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H 290 x W 205 mm

214 pages

Illustrated throughout in black & white with 3 plates in colour

Published Dec 2018

Archaeopress Archaeology


Paperback: 9781784919542

Digital: 9781784919559

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sanctuary/temple; Hauran; Near East; god; religious architecture; network; globalisation; Roman; ritual; economy; elite; romanisation; romanization

Archaeopress Roman Archaeology 51

Rural Cult Centres in the Hauran: Part of the broader network of the Near East (100 BC–AD 300)

By Francesca Mazzilli

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The first comprehensive multidisciplinary analysis of rural cult centres in the Hauran (southern Syria) from the pre-Roman to the Roman period (100 BC-AD 300). This volume re-evaluates the significance of contacts between the elite of the Hauran and other cultures of the Near East in shaping cult sites.



Chapter 1 - Introduction; Chapter 2 - The geographical and historical background of the Hauran; Chapter 3 - Rural cult centres in their pre-provincial political context; Chapter 4 - ‘A religious cultural identity’ of the Hauran in the pre-provincial period; Chapter 5 - ‘A rural religious cultural identity’ of the Hauran in the provincial period; Chapter 6 - Rural cult centres as meeting places for their religious and economic function; Chapter 7 - Conclusion; Bibliography; Appendix; Gazetteer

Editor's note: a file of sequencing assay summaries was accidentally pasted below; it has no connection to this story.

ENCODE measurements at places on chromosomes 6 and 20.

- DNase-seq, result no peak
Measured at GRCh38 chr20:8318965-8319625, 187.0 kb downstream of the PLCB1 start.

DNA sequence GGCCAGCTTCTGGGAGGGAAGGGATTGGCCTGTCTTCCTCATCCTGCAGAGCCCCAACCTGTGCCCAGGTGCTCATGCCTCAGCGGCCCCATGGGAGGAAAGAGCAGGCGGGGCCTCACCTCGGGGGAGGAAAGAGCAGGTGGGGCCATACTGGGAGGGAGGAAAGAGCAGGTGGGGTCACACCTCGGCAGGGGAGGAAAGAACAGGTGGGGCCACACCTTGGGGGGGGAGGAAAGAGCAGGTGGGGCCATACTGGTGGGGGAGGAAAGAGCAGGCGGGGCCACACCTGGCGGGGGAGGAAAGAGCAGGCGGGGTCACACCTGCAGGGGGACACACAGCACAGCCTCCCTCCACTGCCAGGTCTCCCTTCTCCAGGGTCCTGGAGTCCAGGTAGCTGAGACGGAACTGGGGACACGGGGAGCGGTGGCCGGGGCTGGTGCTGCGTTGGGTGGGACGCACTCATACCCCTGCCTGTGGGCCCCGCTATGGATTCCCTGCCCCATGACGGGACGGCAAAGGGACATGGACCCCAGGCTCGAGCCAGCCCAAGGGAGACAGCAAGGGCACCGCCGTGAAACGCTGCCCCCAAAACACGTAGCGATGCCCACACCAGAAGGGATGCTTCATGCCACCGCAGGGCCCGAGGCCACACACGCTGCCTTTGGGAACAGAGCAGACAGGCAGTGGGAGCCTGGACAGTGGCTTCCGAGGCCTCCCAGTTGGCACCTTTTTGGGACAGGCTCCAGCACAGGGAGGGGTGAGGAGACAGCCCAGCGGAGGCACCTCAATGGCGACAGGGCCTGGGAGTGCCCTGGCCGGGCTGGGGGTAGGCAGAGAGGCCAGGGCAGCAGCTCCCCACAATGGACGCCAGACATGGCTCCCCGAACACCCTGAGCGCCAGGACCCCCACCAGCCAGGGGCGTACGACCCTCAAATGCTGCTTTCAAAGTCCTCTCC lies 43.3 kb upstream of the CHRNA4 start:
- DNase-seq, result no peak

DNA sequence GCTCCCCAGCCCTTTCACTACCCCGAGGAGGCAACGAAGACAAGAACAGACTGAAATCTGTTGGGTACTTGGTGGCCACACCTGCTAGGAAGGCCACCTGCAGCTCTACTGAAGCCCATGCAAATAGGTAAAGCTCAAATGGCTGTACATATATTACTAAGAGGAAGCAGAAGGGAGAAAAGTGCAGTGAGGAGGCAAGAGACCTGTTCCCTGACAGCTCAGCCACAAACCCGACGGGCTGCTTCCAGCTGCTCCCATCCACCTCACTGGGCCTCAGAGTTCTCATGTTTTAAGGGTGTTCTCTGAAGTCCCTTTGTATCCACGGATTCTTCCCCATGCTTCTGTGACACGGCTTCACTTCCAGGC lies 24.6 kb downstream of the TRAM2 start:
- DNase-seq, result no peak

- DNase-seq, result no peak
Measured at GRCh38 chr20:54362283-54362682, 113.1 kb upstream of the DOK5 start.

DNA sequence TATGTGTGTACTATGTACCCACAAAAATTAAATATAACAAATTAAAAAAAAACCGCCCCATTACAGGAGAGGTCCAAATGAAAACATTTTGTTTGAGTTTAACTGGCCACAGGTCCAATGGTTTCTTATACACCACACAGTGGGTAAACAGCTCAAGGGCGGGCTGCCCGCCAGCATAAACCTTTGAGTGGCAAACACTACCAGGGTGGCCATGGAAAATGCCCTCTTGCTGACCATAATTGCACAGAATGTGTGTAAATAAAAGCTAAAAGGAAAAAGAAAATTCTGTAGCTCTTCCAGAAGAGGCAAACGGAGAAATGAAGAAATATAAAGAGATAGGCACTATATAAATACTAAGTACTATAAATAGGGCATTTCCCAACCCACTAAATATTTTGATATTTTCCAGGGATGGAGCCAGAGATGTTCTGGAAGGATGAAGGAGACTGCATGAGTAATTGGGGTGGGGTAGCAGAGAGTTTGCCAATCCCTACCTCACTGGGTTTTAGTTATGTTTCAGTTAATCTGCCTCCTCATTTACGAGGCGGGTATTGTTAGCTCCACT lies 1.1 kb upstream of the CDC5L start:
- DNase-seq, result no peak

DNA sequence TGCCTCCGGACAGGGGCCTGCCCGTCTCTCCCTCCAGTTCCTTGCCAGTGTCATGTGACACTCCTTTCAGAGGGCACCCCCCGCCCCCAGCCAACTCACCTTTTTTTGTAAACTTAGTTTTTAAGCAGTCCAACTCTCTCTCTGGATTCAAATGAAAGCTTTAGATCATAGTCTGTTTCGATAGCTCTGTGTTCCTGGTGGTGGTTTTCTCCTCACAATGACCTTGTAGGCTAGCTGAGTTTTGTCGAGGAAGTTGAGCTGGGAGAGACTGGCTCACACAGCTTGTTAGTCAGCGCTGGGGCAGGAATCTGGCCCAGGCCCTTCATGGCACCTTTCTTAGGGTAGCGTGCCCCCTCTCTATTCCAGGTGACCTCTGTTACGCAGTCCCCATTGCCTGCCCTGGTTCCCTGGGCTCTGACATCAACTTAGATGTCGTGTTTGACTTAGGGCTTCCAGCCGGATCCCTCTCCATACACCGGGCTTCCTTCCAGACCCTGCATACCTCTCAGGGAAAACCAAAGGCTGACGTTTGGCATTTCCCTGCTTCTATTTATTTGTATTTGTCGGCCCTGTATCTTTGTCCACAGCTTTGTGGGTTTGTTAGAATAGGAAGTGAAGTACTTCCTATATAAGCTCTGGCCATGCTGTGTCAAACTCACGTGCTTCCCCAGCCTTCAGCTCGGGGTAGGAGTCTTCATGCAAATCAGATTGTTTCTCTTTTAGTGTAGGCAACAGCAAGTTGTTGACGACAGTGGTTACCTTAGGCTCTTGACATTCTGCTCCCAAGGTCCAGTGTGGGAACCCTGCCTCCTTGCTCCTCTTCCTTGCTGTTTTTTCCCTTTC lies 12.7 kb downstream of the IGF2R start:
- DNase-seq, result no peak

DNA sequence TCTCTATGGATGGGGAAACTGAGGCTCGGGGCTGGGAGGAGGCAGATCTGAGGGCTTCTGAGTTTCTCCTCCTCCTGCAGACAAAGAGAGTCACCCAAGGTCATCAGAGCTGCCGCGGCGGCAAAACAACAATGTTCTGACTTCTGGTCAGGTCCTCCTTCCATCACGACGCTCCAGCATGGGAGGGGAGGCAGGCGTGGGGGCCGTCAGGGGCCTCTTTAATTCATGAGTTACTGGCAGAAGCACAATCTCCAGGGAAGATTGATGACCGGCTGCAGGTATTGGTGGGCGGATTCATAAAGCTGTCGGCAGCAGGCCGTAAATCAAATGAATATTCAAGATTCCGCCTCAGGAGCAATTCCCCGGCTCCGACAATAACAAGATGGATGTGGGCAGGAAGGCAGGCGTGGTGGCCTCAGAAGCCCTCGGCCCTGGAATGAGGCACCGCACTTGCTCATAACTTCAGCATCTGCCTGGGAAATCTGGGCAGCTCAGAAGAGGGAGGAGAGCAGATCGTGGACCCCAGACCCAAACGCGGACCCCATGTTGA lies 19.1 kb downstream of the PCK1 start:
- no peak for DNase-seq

About the Author

Francesca Mazzilli is a Roman pottery specialist at the Cambridge Archaeological Unit, University of Cambridge (since March 2015). She holds a PhD in Archaeology at the University of Durham for her thesis Beyond Religion: Cultural Exchange and Economy in Syria. Over the last ten years she has worked as an archaeologist in England, Italy and Jordan. Her main research interests are Roman religion, architecture, landscape, theory and pottery. She has presented papers covering these topics in various international conferences in Europe. Together with Dies Van Der Linde she is currently co-editing a book entitled Dialectics of Religion in the Roman World. She has been a member of the Theoretical Roman Archaeological Conference (TRAC) standing committee and of the Theoretical Roman Archaeological Journal (TRAJ) editorial team since March 2017.


'The volume analyzes an admirable quantity of data...F. Mazzilli's synthesis will be of great service because it brings together considerable documentation and poses important questions which the scientific community will continue to address.'